A Larger Vision: Steve Brower on Mort Meskin


Friday, October 8, 2010

A decade ago I worked in the same office as Steve Brower when he was the art director of Print, and got to know him a bit then. At the time Steve was deep into Jack Kirby, and I think we occasionally rapped about that. But since then, Steve has produced excellent books showcasing hitherto little known aspects of the work of first Woody Guthrie, and then Louis Armstrong. Now he’s published From Shadows to Light: The Life and Art of Mort Meskin, for reasons I’ll let him explain. As a Meskin admirer (I put a Golden Lad story in Art in Time) I am thrilled to have a beautifully made book that showcases his thoughtful, vividly executed and highly influential work. Steve takes a back seat to the images, which are often printed as original art, and elucidates a great deal about just what made Meskin tick. We had a brief but fun email exchange, which follows below.

Do you see a through line between the three artists you’ve published books about — Louis Armstrong, Woody Guthrie and now Mort Meskin? It’s a great American array you’ve got there.

The three of them have more in common than one might imagine. All were compulsive creators who led their fields into new paths. Yet somehow that didn’t seem enough. Armstrong created 500 plus collages while touring 300 dates a year. Guthrie wrote over 1000 songs and created drawings, painting, journals, plays, poems by the score. Meskin would take a break from drawing comics or advertising art to draw, paint, collage, teach art. Plus there’s the cross discipline music/art connection. That doesn’t immediately come to mind with Mort, but he not only loved to sing but would sing into a reel-to-reel he purchased, along with Jerry Robinson, and experiment with sound. He also was a ballroom dancer. Lastly, all three overcame great personal obstacles and persevered: Armstrong poverty, Guthrie tragedy and illness and Meskin emotional instability.

What drew you to Meskin, of all artists? Has this been a long process? And what was your goal with this book? What besides, awareness/appreciation of the work would you hope would result from it?

There were two things that drew me to his story. The first was the mystery of why someone who began so strong, influencing his peers, faded so quickly from view. The second attraction: his personal story. Mort was someone who suffered greatly at times emotionally and overcame his struggles. I felt there was a larger story to tell than just someone who was a very good artist. I should mention it was Jerry Robinson who really turned me on to Mort, and his more private side. All in all it took three years from the time I contacted Peter Meskin till the book was finished. My goal was to hopefully tell an inspirational story, the art speaks for itself. And while most agree about the high watermark of his 40s work I hoped to show that Meskin maintained a high degree of storytelling and design throughout his comics career.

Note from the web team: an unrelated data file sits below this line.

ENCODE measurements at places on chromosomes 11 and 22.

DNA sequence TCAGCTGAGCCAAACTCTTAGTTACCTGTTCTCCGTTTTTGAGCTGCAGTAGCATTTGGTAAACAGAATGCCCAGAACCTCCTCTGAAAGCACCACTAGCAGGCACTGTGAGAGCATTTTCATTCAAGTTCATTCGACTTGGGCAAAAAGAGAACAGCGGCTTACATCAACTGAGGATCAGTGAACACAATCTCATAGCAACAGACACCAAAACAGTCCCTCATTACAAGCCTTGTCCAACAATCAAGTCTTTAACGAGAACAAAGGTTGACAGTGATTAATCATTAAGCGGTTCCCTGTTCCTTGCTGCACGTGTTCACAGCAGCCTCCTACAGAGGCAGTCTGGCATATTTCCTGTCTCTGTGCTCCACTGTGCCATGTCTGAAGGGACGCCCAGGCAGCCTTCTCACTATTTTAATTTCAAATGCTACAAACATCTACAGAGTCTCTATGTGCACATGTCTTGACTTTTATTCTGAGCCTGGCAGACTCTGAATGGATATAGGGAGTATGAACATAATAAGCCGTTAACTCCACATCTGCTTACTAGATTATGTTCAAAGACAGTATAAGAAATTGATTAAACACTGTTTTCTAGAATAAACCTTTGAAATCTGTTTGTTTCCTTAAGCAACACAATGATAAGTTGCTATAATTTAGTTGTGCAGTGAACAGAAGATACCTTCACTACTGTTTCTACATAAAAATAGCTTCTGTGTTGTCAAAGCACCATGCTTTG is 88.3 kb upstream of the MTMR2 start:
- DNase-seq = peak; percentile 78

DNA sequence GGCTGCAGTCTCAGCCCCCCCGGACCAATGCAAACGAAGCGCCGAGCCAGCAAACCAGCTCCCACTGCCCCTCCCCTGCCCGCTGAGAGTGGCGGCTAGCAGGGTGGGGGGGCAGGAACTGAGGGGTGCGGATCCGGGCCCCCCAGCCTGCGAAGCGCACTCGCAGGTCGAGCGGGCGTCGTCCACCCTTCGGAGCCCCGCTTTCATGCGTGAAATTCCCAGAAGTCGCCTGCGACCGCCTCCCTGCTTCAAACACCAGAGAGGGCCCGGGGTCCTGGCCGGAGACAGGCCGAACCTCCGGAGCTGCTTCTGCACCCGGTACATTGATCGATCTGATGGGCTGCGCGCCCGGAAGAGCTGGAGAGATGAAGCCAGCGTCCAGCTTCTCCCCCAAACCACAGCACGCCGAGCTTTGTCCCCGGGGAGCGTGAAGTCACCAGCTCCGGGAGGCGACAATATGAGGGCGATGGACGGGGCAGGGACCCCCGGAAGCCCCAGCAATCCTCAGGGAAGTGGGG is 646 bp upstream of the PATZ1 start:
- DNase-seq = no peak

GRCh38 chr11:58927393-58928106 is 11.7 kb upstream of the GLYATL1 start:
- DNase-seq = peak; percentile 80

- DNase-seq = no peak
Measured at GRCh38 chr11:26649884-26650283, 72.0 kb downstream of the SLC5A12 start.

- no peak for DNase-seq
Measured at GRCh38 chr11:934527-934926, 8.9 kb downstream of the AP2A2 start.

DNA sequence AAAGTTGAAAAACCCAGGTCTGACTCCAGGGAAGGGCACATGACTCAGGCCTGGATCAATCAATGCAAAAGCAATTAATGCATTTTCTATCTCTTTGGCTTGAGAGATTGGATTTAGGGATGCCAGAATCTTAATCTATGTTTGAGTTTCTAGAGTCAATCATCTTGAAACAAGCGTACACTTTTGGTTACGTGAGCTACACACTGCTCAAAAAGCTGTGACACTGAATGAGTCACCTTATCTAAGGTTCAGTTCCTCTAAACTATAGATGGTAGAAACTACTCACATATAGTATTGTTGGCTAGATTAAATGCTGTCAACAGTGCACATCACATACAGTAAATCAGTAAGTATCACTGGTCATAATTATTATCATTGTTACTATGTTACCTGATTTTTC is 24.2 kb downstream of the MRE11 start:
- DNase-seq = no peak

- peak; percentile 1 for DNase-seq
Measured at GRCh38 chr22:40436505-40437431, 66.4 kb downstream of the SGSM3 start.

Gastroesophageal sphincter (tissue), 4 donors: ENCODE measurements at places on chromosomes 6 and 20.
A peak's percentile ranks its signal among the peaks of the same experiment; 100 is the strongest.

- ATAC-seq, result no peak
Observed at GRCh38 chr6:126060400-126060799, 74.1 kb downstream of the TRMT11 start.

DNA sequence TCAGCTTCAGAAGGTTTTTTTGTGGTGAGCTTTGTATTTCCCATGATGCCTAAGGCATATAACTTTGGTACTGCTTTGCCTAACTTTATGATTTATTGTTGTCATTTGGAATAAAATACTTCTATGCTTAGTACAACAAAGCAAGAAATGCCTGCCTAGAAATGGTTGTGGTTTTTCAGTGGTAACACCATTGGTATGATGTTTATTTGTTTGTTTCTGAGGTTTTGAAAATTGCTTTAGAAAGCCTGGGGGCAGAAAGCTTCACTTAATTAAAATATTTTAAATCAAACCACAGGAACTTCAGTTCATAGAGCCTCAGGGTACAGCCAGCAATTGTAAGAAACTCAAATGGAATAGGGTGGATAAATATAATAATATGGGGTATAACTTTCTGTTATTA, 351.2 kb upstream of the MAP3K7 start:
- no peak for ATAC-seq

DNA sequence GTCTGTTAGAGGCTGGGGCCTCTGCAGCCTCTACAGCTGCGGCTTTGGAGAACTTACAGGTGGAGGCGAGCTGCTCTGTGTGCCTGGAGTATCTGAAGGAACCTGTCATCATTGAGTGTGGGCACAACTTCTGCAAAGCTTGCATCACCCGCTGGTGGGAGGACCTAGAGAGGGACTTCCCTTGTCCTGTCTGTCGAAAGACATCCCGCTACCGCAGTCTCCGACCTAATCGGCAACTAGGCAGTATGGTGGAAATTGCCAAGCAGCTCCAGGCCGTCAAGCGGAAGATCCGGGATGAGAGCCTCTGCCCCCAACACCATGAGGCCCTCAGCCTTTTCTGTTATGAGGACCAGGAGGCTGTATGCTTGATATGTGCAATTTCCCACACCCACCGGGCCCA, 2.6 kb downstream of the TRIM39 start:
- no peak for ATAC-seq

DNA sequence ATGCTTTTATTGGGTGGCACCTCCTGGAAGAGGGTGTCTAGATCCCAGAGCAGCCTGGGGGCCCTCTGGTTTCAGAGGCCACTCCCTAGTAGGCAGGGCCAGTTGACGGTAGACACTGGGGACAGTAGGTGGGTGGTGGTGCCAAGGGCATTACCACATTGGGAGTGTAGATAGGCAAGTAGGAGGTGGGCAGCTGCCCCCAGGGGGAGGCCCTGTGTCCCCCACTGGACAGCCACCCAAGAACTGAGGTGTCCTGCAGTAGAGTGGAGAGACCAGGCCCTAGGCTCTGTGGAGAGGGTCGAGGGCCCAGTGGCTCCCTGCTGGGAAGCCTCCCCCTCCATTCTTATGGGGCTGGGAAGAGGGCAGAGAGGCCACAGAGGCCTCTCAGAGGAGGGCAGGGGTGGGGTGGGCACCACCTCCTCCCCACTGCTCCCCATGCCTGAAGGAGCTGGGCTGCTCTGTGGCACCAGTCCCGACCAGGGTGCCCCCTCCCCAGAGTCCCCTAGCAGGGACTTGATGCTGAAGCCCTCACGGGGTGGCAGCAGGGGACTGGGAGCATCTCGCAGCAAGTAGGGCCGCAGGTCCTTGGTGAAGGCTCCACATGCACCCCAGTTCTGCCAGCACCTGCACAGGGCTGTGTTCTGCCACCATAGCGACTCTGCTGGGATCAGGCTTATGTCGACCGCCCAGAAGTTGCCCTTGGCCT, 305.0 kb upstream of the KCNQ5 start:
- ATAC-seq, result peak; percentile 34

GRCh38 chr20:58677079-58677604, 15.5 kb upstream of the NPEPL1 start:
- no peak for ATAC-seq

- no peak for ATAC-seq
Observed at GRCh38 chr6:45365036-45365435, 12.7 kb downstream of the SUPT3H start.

You allude a couple times to Meskin having had a nervous breakdown. But what, exactly, happened there? Was he diagnosed with anything? Medicated? It seems like an important part of the puzzle and I wonder how much it affected his later work.

Yes, he did have nervous breakdowns. He had a terrible stutter, which worsened under stress. As for a diagnosis, I wasn’t privy to any medical records. But nervous breakdown is a catch all phrase. I don’t want to paint Mort as a victim, but working in comics for a page rate, long hours and demanding and unappreciative editors while trying to raise a family I’m sure was extremely stressful and by all counts Mort was a very sensitive person. At certain points he simply wasn’t able to function. Medication and therapy did help. As for affecting the work, the 50s crime and horror work in particular is quite claustrophobic compared to his 40s art. And then as things improved in his life his art simplified once again.

Meskin at least suggested stories for The Strange World of Your Dreams and of course was given editorial credit. Will we see some of those in print soon? And just how involved was he? Do we know if he ever looked back at those comics. To me, they are among the most abjectly personal he ever made.